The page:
ANY WILL FIND IT UNFAIR that our parish was chosen—along with others—to sing bits and pieces from the Brébeuf Hymnal “harmony edition” for several years. But what I can affirm is that such testing efforts are absolutely essential for a massive and unprecedented project like the Brébeuf Hymnal. Believe me, nobody is more eager for the harmony edition to become publicly available than I am—and very soon it will appear. When it finally does (within the next few weeks) we will be glad it was given a “trial run” first.
For Lent, we’ve been singing this STABAT MATER:
Somebody took out a “pocket recorder” during Mass last Sunday, and sent me the video. The sound quality does not accurately reproduce the glorious sounds we heard:
You can rehearse the individual lines if you scroll down to #480 … but most readers won’t do that, which causes me deep sadness.
PEAKING OF DEEP SADNESS, I have experienced some recently…because of my impatience. There is so much that needs to happen, but nothing can move forward until the harmony edition is released. It should be released over the next few weeks, according to the letter posted here. Folks, you have no idea what it takes to publish a book! The proofreading goes on for ages. The entire process is unbelievably complex and labor-intensive.
Once the harmony edition becomes available, we can begin to release instructions for how to properly use the Brébeuf Hymnal. Some have tried to pressure the Institute to release the Brébeuf indices online, but this suggestion has been met with resistance. Certain members feel that releasing the index won’t really give people an idea of this book, because our hymnal is quite unique. I do see their point. I have examined so many hymnal indices online, and it’s usually just the same pieces over and over, with a few modifications. With these other hymnals, I can basically look at the index for 20 seconds and instantly know what’s in the book—but the Brébeuf isn’t like that. Our book is completely unique, utterly sensational, and must be experienced.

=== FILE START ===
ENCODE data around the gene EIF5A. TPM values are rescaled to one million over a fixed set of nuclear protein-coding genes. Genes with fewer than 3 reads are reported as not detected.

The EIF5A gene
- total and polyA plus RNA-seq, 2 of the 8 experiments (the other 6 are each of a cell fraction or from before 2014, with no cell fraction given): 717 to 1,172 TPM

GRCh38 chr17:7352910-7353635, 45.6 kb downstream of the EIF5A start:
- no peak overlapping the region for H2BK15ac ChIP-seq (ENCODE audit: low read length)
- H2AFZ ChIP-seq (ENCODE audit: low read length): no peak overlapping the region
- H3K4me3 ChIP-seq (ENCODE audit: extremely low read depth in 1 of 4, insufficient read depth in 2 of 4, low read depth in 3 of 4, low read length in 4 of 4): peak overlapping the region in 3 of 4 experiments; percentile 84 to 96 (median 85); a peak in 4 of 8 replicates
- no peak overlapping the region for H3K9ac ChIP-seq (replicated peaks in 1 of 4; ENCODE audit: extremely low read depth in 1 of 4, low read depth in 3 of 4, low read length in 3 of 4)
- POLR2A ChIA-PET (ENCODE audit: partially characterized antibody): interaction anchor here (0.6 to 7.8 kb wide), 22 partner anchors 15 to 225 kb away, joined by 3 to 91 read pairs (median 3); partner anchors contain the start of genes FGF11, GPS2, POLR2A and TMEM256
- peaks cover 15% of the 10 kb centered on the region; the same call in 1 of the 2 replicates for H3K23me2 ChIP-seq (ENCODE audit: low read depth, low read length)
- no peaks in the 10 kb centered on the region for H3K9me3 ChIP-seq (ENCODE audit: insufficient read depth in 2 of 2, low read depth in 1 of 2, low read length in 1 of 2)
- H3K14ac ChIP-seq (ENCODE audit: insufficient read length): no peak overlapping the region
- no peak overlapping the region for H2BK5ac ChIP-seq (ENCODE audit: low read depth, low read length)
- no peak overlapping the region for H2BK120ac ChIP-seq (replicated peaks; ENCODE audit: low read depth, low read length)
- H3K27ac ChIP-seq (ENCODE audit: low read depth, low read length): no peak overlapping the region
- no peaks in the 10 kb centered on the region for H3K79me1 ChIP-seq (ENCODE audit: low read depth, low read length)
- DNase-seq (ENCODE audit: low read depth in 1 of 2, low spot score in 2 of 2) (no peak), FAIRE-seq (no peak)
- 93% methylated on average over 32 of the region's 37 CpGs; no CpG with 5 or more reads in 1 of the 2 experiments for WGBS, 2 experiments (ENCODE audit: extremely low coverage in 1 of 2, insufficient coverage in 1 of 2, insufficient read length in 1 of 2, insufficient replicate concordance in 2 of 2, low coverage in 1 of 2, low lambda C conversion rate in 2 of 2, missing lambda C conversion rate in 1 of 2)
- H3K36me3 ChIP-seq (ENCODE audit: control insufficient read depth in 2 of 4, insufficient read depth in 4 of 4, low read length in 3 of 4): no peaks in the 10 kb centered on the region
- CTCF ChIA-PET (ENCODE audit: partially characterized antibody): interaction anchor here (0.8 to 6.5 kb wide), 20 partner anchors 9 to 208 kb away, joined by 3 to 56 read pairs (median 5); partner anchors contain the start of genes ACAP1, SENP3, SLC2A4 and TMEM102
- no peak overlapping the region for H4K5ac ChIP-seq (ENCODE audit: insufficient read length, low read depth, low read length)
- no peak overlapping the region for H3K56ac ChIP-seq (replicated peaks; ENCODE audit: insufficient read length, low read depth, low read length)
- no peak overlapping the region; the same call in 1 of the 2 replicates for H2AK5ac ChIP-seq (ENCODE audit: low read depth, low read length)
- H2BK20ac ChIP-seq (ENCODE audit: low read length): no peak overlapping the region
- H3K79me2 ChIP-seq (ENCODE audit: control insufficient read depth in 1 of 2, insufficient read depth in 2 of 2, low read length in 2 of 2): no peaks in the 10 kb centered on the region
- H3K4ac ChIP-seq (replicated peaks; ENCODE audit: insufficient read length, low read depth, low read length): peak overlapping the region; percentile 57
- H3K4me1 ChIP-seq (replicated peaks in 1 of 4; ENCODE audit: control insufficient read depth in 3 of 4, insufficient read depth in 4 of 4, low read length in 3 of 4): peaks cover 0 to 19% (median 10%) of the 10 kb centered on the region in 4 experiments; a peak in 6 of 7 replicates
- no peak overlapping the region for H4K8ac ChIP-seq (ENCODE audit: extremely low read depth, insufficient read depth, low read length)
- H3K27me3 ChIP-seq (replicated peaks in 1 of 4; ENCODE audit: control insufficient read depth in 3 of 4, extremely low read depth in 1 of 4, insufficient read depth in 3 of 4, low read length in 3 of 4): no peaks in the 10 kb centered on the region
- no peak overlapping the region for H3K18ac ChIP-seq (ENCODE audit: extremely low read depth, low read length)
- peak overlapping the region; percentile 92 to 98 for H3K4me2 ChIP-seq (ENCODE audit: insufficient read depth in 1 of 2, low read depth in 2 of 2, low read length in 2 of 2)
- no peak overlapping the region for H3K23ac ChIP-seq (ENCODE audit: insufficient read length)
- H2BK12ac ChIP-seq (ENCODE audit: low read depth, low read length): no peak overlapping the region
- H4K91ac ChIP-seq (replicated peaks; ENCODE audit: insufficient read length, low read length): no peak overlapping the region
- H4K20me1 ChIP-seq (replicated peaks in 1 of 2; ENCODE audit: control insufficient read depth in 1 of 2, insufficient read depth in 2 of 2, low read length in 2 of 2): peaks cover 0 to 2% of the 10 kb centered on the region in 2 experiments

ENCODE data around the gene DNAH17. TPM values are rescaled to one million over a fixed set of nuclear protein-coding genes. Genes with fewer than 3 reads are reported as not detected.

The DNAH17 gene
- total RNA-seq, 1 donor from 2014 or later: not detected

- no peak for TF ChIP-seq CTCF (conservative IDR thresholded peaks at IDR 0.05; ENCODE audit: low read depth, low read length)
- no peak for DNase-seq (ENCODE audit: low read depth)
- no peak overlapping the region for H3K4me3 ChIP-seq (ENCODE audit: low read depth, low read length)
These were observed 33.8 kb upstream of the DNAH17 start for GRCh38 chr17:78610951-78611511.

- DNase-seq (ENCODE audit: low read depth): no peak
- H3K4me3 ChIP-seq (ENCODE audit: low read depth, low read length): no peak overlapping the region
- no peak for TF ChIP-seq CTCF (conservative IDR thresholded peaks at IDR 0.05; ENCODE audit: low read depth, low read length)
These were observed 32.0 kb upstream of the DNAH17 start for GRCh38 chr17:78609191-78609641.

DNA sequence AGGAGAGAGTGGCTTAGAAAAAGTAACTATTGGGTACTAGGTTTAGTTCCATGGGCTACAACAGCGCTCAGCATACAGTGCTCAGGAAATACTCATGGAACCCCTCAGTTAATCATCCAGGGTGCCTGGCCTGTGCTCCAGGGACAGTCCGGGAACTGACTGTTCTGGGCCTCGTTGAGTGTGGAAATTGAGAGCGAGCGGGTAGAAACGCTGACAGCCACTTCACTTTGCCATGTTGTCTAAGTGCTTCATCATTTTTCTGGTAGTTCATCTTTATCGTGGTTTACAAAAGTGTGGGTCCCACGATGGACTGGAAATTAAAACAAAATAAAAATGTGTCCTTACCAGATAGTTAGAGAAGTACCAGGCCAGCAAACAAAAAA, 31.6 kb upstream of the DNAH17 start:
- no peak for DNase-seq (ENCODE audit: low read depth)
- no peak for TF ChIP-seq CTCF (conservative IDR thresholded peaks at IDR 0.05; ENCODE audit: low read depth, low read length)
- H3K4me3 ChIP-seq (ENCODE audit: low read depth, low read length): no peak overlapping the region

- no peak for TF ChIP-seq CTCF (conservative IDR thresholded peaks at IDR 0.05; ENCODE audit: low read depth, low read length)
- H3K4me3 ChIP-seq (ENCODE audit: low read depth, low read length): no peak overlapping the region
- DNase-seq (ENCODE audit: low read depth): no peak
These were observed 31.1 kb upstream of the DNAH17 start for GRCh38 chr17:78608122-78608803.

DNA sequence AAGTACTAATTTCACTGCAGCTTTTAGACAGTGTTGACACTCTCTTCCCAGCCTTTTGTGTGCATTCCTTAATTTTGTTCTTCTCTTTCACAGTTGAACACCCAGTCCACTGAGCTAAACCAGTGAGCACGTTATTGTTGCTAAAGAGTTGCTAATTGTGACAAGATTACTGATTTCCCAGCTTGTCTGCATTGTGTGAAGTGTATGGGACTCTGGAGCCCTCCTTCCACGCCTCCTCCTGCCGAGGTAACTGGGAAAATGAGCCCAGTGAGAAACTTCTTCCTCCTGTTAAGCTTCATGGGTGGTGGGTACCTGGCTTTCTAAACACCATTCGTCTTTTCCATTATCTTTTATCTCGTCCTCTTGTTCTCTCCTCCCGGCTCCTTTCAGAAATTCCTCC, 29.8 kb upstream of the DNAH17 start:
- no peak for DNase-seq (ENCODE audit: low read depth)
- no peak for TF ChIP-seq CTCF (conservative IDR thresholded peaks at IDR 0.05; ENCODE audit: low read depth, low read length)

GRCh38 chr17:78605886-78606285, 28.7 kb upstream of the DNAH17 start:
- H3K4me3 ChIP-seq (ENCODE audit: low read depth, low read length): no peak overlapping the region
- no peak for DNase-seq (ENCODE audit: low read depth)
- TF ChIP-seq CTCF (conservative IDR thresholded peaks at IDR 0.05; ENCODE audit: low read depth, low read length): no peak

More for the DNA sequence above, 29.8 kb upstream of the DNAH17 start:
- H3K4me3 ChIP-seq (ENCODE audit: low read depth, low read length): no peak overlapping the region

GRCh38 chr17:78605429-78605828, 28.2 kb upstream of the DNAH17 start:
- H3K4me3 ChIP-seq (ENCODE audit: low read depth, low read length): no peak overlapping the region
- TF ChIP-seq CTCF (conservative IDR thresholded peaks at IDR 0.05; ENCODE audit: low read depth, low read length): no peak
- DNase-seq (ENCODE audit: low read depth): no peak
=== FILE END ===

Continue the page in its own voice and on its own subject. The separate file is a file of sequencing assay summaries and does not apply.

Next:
Oh, just wait until we start releasing the seasonal guides! (Again, this will be done as soon as the harmony edition is released.) These guides will be of great assistance to those trying to figure out the structure of the Brébeuf Hymnal, which is completely sui generis. The guides for Advent and Lent will be especially marvelous, and Catholic choirmasters will welcome these.
A few weeks ago, I had the opportunity to sit down with one of the smartest Catholic priests alive. He had purchased a copy of the Brébeuf but wanted to know more. We talked for an hour yet barely scratched the surface, in terms of all the wonderful things about the hymnal. Afterward, the priest said: “I’m so glad you explained all this because I had been puzzled by certain features of this book.” If someone as brilliant as this priest—and he’s literally a genius—was struggling to understand, that means we need to provide a whole lot more materials to explain what this book is all about. And we will do so…after the harmony edition is released.
Just the other day, I was reflecting on how difficult it is to direct a choir. The choirmaster must always be thinking about the future! We must constantly plan ahead: for rehearsal, for the liturgical seasons, for “major” liturgies, and so on. Moreover, what is the level of difficulty for a piece? Does it require organ? What arrangement is best? What key? How can we obtain enough scores? Can it be used for an entire season or just one Mass? Will all the “right” singers be present to make sure it can be done? Will it be in English or Latin? And on and on. And that’s where the Brébeuf comes in: its contents are truly staggering…but it can’t help people if they’re confused!
THE CHALLENGES AND OBSTACLES for those who direct choirs often seem too great to overcome. But there are consolations! One such consolation happened for me the other day. I had finished directing a long and rigorous rehearsal—and once it ended, I went into a room only to discover our choir members could not get enough singing! So they launched into their favorite pieces from memory, and I pulled out my iPhone:
Click here to download the piece in the video—a breathtaking SATB SANCTUS by J.S. Bach.